The European Union (EU) is banning the importation of Iranian crude oil in the wake of a new U.S. law preventing refiners from paying for Iranian crude once they receive it. Never mind, Obama can issue waivers. Iran’s Fars News is warning US ships to not return to the Strait of Hormuz.
Diplomats said EU envoys had held talks on Iran in the last days of December, and that any objections to an oil embargo had been dropped – notably from crisis-hit Greece which gets a third of its oil from Iran, relying on Tehran’s lenient financing. Spain and Italy are also big buyers.
“A lot of progress has been made,” one EU diplomat said, speaking on condition of anonymity. “The principle of an oil embargo is agreed. It is not being debated any more.”
The embargo will force Tehran to find other buyers for oil. EU countries buy about 450,000 barrels per day (bpd) of Iran’s 2.6 billion bpd in exports, making the bloc collectively the second largest market for Iranian crude after China. Source.
The short story, the EU has the agreement but in theory, will the ban be carried out?
New sanctions signed into law by President Barack Obama on New Year’s Eve are aimed at disrupting Iran’s oil sales and seem to be having an impact already.
Any financial institution that works with Iran’s central bank will be cut off from the US financial system, blocking the main path for Iran to receive payments for its crude. Iran’s rial currency, which reached a record low on Tuesday, has fallen by 40% against the dollar in the past month. Reuters yesterday reported that queues formed at Tehran banks and some currency exchange offices shut their doors as Iranians scrambled to buy dollars to protect their savings.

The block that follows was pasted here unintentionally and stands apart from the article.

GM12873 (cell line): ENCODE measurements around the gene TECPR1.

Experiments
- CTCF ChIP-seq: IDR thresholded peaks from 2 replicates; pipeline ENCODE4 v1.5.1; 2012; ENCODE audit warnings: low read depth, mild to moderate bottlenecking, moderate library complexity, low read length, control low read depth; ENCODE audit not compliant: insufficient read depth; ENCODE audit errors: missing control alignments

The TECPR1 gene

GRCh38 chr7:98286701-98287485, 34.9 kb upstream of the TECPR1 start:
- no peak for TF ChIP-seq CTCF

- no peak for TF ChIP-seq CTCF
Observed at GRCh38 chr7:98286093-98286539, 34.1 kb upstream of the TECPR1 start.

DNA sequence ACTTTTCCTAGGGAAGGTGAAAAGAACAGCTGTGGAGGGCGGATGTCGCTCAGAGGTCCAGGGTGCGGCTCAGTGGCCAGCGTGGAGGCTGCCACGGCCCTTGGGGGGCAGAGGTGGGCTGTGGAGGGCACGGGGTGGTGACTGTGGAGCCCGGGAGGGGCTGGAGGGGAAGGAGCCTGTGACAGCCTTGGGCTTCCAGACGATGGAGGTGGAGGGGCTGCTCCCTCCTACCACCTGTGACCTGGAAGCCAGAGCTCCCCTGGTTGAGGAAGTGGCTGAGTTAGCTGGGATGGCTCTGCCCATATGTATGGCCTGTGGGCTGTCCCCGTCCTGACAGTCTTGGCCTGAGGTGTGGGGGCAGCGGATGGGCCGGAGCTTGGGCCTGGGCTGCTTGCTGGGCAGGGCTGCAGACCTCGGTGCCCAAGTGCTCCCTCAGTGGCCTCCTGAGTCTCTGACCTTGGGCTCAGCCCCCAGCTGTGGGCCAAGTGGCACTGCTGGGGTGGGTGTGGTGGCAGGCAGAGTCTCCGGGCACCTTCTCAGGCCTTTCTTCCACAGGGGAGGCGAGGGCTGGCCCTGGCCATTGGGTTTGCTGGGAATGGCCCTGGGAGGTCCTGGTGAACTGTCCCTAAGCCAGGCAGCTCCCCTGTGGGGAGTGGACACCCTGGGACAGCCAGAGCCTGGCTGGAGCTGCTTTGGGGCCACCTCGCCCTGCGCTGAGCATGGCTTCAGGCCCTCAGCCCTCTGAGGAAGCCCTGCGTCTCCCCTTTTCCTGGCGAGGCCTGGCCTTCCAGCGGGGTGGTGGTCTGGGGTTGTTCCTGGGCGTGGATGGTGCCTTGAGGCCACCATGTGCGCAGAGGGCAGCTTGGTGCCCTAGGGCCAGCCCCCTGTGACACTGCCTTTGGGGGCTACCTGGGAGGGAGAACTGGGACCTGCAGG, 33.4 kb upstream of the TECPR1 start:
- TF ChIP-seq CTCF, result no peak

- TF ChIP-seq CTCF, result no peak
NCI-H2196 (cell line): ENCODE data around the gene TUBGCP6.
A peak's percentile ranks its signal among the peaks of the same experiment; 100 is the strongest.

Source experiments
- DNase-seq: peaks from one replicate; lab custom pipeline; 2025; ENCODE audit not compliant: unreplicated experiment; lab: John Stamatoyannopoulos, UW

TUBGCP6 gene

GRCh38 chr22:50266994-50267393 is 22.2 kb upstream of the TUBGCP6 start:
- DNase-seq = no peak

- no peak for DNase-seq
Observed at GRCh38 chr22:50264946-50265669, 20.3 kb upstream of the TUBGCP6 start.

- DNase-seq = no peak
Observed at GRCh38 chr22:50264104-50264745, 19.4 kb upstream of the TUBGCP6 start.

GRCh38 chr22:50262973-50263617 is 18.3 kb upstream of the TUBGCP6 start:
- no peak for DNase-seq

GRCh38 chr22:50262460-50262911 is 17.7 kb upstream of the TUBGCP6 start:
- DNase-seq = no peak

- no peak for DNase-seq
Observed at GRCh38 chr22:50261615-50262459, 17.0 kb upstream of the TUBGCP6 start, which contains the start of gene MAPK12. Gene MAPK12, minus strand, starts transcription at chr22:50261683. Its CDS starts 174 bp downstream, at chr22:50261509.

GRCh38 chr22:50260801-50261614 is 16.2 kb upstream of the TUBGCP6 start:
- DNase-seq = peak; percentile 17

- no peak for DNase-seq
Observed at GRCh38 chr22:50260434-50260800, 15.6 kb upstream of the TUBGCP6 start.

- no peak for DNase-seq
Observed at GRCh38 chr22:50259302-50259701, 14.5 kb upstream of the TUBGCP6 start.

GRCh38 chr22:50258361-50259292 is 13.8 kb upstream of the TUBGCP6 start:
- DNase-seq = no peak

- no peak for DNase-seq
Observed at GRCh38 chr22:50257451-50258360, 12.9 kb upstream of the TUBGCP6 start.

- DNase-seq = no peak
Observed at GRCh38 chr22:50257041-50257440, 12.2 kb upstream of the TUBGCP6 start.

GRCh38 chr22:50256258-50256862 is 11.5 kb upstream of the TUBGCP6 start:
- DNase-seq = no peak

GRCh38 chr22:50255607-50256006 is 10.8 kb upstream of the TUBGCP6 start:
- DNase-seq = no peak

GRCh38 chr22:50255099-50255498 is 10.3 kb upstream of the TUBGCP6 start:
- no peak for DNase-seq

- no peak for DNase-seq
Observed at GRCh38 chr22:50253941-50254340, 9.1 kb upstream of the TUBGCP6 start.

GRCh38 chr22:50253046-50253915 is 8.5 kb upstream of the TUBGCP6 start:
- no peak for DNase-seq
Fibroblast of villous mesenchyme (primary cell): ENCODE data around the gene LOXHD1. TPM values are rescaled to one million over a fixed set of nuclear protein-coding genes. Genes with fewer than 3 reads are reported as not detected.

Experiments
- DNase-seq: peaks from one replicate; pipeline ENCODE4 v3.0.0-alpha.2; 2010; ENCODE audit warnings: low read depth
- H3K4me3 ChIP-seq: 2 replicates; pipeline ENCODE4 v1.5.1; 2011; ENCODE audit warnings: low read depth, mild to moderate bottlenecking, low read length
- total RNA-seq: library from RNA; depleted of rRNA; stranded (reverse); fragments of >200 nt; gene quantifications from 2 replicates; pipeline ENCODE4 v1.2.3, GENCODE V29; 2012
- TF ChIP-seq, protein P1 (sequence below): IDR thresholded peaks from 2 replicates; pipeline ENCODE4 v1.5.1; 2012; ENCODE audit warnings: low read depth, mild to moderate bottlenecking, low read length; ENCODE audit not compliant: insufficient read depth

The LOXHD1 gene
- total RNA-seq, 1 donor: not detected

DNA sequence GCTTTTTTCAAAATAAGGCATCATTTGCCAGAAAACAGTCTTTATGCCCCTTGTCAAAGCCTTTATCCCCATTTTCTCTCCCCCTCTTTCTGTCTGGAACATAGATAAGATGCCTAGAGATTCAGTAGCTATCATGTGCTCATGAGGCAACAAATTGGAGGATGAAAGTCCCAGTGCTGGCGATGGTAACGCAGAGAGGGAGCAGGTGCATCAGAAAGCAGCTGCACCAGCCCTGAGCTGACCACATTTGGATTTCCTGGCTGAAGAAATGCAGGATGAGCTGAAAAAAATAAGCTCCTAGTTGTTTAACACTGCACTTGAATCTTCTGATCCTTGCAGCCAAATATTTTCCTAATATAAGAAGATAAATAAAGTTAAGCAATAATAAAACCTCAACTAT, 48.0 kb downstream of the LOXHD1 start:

Here’s the ‘but:’ Waiver-loving Obama can issue waivers to refiners in countries who he deems it proper (in the greater interest of the U.S.). Turkey is seeking a waiver.
U.S. officials have said they will discuss with allies how to implement the law without causing havoc in oil markets.
U.S. ally Turkey gets about 30 percent of its oil from neighbour Iran, and TÜPRAŞ – Turkey’s biggest crude oil importer, owned by its largest conglomerate, Koç Holding – is a big buyer of Iranian crude.
Jennifer Griffin on Fox News is reporting Iran’s warning to the U.S. that any air craft carriers returning to the Strait of Hormuz will be seen as an “act of war.”
A spokesman for the US Defence Department, Commander Bill Speaks, declined to discuss future movements of the carrier, the John C. Stennis. ”The deployment of US military assets in the Persian Gulf region will continue as it has for decades,” he said. Source.
“I advise, recommend and warn them (the Americans) over the return of this carrier to the Persian Gulf because we are not in the habit of warning more than once,” Fars quoted Ataollah Salehi as saying.
To be clear, I do not see the words “act of war” in any of the online printing regarding Iran’s threats to the U.S. It comes from Fox News Pentagon reporter Jennifer Griffin live. Graphic credit: GraphicMaps.com